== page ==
Aren't those RFC docs amazing ? Reading up on standards ?
I needed plenty of time for them, as I encountered some interesting issues. As it turned out, some websites / loadbalancers are overly optimistic in encrypting all the things - actually, in redirecting all the things.
Never trust HTTP(s) clients, and be careful when setting up redirection rules. A non-RFC compliant client can trigger a (difficult to exploit) open redirect vulnerability, due to a non-RFC compliant server.
This vulnerability can be tested using
analyze_hosts.py --http TARGET
See https://github.com/PeterMosmans/security-scripts/ for the latest version of analyze_hosts.py
Be warned, long post ahead: A while ago I came across some servers that, when being sent insecure requests, responded with a redirect to the secure version.
% curl -sI http://VICTIM/
HTTP/1.1 301 Moved Permanently Connection: close Location: https://VICTIM/
So far so good, nothing fancy going on here. In fact, this is excellent behaviour. Insecure requests are immediately upgraded to secure requests.
However, the server seemed to be overly happy in redirecting, as it listened to the client-supplied Host parameter:
% curl -s -I -H "Host: MALICIOUS" http://VICTIM/
And the server responded by
HTTP/1.1 301 Moved Permanently Connection: close Location: https://MALICIOUS/
An attacker is able to perform malicious open redirects, if he is able to forge the client's HTTP header.
Truth be told, this is quite difficult to exploit, as this is currently not possible with e.g. XMLHttpRequest (see http://www.w3.org/TR/XMLHttpRequest/#the-setrequestheader%28%29-method).
Still, an attacker could use this attack to redirect unknowing users, or try to poison caches.
What does the standard say ? Semantic-wise (in RFC speak) for the last request, the target URI equals the absolute-URI and is http://VICTIM/. The authority is VICTIM, the request-target is /, and the uri-host is MALICIOUS.
The latest HTTP/1.1 standard RFC 7230, paragraph 5.4, states the following:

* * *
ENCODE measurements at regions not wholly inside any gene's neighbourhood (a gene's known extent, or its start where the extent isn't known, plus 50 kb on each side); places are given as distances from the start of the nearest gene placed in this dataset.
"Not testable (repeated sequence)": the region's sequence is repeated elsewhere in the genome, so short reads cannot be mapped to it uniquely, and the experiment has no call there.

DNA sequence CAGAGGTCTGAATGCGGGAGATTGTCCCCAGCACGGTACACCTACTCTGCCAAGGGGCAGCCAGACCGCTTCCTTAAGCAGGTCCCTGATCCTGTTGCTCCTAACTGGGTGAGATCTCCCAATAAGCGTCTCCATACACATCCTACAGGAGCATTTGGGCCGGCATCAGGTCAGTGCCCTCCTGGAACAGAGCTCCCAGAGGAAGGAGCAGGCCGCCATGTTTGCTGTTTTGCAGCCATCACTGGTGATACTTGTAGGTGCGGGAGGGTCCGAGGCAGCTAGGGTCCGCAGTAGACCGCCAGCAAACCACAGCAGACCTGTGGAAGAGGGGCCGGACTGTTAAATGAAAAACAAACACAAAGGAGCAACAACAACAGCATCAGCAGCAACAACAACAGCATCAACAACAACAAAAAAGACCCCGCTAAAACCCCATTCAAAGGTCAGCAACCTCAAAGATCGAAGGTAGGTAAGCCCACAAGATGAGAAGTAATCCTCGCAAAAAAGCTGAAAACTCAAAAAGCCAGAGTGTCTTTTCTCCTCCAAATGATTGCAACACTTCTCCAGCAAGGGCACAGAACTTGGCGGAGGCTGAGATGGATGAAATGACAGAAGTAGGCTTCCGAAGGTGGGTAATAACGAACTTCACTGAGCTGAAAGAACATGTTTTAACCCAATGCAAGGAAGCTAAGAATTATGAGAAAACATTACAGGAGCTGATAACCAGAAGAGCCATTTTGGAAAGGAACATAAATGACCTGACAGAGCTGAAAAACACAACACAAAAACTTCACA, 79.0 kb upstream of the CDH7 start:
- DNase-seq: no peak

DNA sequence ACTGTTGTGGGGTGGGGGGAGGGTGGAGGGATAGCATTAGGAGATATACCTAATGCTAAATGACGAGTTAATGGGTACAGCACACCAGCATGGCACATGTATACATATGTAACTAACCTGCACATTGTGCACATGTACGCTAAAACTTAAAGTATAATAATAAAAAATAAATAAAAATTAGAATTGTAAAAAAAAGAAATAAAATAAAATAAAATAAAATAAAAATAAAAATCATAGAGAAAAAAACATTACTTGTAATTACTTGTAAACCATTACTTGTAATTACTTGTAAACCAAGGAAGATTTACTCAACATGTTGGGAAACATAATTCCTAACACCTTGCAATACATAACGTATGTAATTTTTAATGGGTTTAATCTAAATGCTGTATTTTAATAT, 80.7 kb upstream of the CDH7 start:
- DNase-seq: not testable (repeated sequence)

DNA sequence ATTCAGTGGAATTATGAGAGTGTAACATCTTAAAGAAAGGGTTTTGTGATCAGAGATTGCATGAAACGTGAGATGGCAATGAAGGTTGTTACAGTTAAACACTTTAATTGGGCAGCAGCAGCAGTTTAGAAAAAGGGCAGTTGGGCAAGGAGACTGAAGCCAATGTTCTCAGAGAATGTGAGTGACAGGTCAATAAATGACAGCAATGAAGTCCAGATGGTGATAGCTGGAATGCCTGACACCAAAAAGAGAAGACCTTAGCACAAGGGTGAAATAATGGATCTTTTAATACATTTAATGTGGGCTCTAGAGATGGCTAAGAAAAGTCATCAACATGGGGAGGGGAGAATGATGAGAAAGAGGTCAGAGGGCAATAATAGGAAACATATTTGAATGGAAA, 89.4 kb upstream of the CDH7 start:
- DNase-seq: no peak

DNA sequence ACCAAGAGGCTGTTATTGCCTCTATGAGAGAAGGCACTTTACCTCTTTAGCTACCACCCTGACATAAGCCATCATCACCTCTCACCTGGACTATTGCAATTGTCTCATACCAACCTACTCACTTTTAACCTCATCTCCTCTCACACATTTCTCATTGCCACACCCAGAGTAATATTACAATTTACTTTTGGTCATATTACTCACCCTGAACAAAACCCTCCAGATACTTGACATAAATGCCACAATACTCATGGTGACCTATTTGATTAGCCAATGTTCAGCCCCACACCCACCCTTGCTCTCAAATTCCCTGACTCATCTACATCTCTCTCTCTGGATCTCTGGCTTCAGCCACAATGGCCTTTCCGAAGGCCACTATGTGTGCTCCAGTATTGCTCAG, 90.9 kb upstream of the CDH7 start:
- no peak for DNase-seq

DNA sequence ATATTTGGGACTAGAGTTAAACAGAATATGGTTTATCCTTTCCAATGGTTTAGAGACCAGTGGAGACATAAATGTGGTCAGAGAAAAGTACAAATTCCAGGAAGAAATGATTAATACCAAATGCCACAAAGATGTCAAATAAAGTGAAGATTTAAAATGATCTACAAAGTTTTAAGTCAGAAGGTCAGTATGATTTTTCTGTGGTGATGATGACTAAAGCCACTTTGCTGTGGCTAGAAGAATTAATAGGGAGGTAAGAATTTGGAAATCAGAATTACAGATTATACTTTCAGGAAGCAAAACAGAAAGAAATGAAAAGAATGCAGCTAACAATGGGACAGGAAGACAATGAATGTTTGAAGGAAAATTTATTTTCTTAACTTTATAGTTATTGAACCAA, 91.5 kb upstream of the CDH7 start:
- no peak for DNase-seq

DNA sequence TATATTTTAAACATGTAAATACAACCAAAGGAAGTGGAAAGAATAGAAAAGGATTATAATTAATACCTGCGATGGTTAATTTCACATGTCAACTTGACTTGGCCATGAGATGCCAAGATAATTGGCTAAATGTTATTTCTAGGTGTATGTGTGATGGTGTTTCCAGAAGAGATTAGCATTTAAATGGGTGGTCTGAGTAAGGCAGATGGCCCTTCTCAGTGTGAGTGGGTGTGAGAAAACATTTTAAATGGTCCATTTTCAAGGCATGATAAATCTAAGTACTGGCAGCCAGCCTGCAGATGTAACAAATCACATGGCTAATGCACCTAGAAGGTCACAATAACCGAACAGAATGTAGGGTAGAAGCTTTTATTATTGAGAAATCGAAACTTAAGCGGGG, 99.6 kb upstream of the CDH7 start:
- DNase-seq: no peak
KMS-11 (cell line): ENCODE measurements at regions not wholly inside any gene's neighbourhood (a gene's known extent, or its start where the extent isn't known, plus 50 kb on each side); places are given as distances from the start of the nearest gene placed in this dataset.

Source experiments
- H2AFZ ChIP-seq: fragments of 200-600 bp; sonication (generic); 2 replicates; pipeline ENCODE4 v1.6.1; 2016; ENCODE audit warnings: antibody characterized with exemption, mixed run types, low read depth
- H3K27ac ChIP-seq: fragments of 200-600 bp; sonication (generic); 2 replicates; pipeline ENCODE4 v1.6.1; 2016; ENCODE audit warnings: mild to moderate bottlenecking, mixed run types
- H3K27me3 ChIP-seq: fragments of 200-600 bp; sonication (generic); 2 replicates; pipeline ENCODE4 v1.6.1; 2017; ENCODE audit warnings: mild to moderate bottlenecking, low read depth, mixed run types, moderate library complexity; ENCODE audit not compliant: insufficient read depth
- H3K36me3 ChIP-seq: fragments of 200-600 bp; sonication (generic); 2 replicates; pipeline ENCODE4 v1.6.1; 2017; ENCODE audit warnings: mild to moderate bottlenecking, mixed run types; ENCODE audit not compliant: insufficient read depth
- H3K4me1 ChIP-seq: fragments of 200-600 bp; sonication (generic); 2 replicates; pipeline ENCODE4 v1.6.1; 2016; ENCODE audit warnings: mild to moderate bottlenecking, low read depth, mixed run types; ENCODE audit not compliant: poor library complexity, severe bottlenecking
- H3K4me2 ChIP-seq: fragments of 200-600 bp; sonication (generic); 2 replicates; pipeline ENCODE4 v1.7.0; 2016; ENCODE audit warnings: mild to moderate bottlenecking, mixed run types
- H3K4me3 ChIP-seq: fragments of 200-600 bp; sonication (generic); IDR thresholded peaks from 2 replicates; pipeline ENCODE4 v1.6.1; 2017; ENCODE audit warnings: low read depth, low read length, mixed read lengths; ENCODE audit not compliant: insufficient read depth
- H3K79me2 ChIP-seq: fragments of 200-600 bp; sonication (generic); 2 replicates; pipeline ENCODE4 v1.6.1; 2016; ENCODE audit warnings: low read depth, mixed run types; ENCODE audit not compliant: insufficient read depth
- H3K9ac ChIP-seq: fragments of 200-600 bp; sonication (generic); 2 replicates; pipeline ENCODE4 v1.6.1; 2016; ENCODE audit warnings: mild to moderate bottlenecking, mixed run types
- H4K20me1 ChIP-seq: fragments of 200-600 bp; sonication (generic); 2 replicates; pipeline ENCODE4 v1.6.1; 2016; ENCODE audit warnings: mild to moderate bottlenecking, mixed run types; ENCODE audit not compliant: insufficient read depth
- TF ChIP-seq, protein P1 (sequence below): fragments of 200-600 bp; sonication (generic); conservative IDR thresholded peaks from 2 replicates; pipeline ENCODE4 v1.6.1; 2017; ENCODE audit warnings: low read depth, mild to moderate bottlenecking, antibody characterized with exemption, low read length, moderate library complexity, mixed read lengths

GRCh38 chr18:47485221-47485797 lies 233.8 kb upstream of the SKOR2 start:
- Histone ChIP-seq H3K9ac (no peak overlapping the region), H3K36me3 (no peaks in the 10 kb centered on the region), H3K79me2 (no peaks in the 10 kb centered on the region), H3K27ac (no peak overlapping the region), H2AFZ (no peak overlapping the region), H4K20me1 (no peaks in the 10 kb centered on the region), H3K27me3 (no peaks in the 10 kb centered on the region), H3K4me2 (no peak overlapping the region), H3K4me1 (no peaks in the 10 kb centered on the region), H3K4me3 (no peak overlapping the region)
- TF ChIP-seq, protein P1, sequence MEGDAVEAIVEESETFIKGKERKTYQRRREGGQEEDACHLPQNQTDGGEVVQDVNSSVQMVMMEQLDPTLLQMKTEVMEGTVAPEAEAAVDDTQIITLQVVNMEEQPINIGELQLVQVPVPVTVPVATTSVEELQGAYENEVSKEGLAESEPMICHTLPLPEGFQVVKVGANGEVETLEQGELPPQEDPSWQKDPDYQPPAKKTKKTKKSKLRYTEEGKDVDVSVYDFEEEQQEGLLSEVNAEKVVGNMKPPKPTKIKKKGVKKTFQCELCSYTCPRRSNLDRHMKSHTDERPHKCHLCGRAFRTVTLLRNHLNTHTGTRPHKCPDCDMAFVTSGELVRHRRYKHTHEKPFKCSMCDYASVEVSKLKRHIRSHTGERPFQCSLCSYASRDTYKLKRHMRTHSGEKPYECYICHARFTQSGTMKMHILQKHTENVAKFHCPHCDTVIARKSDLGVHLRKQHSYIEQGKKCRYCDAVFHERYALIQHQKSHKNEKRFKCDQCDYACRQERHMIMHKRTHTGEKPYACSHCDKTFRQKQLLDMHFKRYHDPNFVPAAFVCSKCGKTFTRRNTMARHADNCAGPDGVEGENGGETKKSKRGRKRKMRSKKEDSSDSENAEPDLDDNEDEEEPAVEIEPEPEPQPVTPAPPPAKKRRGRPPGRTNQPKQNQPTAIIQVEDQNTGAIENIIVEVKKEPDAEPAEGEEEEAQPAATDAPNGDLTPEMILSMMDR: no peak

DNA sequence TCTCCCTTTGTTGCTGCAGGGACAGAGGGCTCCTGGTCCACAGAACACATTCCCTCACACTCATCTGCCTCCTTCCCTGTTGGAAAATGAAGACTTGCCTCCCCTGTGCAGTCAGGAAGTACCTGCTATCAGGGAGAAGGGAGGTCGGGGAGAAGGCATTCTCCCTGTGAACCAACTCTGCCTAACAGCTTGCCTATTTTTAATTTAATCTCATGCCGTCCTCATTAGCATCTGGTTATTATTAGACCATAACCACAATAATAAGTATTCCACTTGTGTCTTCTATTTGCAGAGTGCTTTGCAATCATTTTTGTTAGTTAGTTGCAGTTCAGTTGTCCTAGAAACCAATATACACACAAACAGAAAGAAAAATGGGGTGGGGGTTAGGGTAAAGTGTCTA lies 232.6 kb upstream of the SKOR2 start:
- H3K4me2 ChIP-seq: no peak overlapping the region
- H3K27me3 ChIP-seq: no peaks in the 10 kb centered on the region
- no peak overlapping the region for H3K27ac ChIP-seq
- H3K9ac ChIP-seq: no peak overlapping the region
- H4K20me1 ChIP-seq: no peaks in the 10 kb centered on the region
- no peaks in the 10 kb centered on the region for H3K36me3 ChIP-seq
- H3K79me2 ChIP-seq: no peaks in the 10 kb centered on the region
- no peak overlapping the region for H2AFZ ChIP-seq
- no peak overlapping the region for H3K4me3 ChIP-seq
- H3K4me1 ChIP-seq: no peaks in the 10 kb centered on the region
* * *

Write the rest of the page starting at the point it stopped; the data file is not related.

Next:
"If the target URI includes an authority component, then a client MUST send a field-value for Host that is identical to that authority component".
So, the client isn't compliant... but as an attacker, we don't have to be compliant. We can do whatever we want.
Next, it states our issue:
"Since the Host header field acts as an application-level routing mechanism, it is a frequent target for malware seeking to poison a shared cache or redirect a request to an unintended server."
Exactly what is happening here. But, should it happen ? According to the RFC (bear with me, lots of theory here):
"If the server's configuration (or outbound gateway) provides a fixed URI authority component, that authority is used for the effective request URI.".
Translation: if the server only serves VICTIM, then it should use that to serve the request URI from.
"If not, then if the request-target is in authority-form, the effective request URI's authority component is the same as the request-target."
Translation: if the request contains a host, then the server should 'overrule' the request URI. This is mostly meant for proxies, for example:
% curl -s -H "Host: TARGET" http://VICTIM/ -x http://PROXY:80
Here, the PROXY will receive a request target of HTTP//VICTIM/, and it should use that as authority, instead of PROXY.
"If not, then if a Host header field is supplied with a non-empty field-value, the authority component is the same as the Host field-value.".
Translation: If the Host header is supplied (TARGET), it should be the same as the authority. But in our 'attack' it's not, authority is VICTIM. So, let's move to the next line.
"Otherwise, the authority component is assigned the default name configured for the server and, if the connection's incoming TCP port number differs from the default port for the effective request URI's scheme, then a colon (":") and the incoming port number (in decimal form) are appended to the authority component.".
And this is where the server VICTIM fails to follow the RFC guidelines. The authority component should be specified by VICTIM, and not by the client.
Most of the times this issue is the result of wrong redirection rules for servers and loadbalancers. The rules incorrectly (ab)use the Host field as authority.
How to test
$ curl -sIH "Host: vuln" http://$VICTIM/|grep -q "Location: https\?://vuln/" \ && echo "Server is vulnerable to open secure redirect"
analyze_hosts.pyscript on https://github.com/PeterMosmans/security-scripts supports it now as well, with the
Mitigation / solution
Make sure that you use the correct authority, as specified (or served) by the server, and do not blindly redirect to the Host 'authority', as specified by the client.